Unigraphics Solutions, the CAD/CAM software company spun out of Electronic Data Systems Corp, remained static after an initial public offering of five million shares. The shares were issued at $14 and, after a day of hectic trading in which 3.7 million changed hands, they closed at $14. While this might suggest that they were priced […]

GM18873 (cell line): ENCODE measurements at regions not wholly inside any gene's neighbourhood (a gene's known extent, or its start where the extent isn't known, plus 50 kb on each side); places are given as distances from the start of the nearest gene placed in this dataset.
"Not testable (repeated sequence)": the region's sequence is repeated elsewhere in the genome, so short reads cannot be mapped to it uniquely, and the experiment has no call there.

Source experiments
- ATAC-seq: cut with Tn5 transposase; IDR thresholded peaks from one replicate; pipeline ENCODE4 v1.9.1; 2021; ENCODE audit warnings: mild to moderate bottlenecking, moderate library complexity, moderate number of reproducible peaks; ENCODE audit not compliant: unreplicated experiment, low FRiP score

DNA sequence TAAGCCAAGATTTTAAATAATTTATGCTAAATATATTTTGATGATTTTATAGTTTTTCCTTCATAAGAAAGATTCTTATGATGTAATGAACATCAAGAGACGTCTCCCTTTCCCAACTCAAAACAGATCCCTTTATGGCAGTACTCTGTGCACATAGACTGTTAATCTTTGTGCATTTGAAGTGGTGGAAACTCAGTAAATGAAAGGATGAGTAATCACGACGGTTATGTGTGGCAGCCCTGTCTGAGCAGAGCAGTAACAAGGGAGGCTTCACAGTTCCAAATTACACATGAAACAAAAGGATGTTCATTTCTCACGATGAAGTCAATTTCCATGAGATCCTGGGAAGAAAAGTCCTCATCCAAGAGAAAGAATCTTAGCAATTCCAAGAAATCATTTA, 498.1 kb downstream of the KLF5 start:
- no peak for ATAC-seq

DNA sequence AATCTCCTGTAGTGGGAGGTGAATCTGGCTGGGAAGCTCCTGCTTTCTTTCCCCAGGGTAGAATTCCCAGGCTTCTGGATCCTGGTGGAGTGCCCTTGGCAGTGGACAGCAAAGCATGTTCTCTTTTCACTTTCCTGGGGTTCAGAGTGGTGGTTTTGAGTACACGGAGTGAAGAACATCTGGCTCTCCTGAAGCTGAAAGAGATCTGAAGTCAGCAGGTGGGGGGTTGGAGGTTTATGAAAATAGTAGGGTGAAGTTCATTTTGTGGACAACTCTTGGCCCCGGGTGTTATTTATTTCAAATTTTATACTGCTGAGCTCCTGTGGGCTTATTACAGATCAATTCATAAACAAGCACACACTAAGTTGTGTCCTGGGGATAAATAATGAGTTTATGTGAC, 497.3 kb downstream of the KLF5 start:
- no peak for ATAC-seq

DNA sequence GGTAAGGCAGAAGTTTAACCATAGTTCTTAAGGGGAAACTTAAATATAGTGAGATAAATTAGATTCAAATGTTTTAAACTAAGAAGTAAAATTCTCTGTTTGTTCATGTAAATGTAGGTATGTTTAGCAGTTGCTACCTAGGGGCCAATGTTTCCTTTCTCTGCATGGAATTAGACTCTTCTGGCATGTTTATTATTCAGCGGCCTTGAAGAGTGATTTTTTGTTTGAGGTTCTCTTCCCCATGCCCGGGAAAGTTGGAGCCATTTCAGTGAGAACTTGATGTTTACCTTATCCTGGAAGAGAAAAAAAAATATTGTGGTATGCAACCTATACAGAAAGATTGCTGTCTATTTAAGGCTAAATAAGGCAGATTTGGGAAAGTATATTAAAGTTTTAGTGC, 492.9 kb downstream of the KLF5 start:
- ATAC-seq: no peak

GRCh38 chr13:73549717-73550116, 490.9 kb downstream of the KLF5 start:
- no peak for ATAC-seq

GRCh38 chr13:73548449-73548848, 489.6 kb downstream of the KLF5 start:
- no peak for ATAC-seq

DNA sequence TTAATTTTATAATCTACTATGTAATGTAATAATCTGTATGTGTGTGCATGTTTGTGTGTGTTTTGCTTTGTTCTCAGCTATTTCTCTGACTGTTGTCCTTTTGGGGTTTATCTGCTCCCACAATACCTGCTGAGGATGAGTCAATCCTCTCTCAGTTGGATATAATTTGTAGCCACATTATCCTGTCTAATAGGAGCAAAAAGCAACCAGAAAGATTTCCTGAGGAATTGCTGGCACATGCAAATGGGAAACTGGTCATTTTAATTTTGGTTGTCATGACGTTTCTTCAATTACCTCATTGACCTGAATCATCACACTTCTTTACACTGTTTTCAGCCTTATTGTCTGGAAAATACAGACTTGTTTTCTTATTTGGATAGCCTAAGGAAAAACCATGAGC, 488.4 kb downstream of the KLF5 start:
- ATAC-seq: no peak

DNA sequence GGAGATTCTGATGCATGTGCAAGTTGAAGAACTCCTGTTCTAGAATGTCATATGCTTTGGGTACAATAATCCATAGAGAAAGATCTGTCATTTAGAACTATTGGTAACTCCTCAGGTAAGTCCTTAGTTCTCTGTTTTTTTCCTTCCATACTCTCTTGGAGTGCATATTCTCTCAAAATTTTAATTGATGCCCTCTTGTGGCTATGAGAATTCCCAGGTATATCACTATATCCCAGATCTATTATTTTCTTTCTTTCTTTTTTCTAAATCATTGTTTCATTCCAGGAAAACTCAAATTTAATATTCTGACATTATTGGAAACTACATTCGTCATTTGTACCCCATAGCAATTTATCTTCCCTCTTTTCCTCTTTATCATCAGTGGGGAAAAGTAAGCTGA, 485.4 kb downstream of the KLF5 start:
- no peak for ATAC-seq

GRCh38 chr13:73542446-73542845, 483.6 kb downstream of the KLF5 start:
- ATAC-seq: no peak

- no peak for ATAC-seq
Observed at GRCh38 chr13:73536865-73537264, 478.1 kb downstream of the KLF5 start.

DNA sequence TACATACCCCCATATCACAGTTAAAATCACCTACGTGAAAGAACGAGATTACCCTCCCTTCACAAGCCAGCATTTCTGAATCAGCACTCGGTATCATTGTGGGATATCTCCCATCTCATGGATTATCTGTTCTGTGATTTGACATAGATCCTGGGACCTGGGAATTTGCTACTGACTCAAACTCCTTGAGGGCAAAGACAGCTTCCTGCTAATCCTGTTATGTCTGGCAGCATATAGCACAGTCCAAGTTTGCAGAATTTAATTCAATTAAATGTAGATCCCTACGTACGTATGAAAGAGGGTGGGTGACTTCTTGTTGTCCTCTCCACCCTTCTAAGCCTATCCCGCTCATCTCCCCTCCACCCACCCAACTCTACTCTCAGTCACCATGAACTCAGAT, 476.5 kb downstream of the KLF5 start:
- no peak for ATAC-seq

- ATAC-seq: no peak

Unigraphics Solutions, the CAD/CAM software company spun out of Electronic Data Systems Corp, remained static after an initial public offering of five million shares. The shares were issued at $14 and, after a day of hectic trading in which 3.7 million changed hands, they closed at $14. While this might suggest that they were priced at exactly the right level, any issue with Morgan Stanley Dean Witter behind it is expected to soar effortlessly upwards once dealings begin. However, the market only has eyes for companies with internet interests. Nevertheless, CAD/CAM software companies have been enjoying substantial growth rates and the mechanical sector of the market MCAD was worth $3.6bn last year, according to analysts Dataquest. The market is extremely fragmented with the top ten vendors – which includes Unigraphics – only responsible for half of sales. Unigraphics revenues grew by 11% in the financial year to December 31 though net income has been steadily declining from $83.3m in 1995 to $11.2m last year. While the St Louis, Missouri company enjoys the benefits, from the EDS spin-off from General Motors in 1996, of an agreement of being the principle supplier of IT to the automotive giant for the following 10 years and this provides a solid base of 10,000 seats. But competition is ferocious and the prospectus warned investors that it is characterized by falling prices due to competition, lower marginal costs and rapid technological change. In particular, increased competition from new sources, including the introduction of numerous lower priced, higher volume 3-D CAD products, the emergence of a mid-range market, and the increased penetration of niche players into the CAM and CAE markets, has led to price pressure on MCAD software products which is expected to continue. Furthermore, the tendency of big companies to outsource design to smaller outfits is giving Unigraphics’s rivals an enormous opportunity. Fighting off the competition is an expensive business. R&D costs have risen from 11% of revenues in 1996 to 15% last year. Nor are the immediate prospects bright. The write-off of R&D costs and additional amortization expense resulting from an acquisition leads the company to expect that net income in 1998 will be significantly less than in prior years. Proceeds of the offer will be used to repay indebtedness to EDS which still owns 31.2 million shares. Given competition within the industry, Unigraphics will need all the support its parents can give in the difficult years ahead.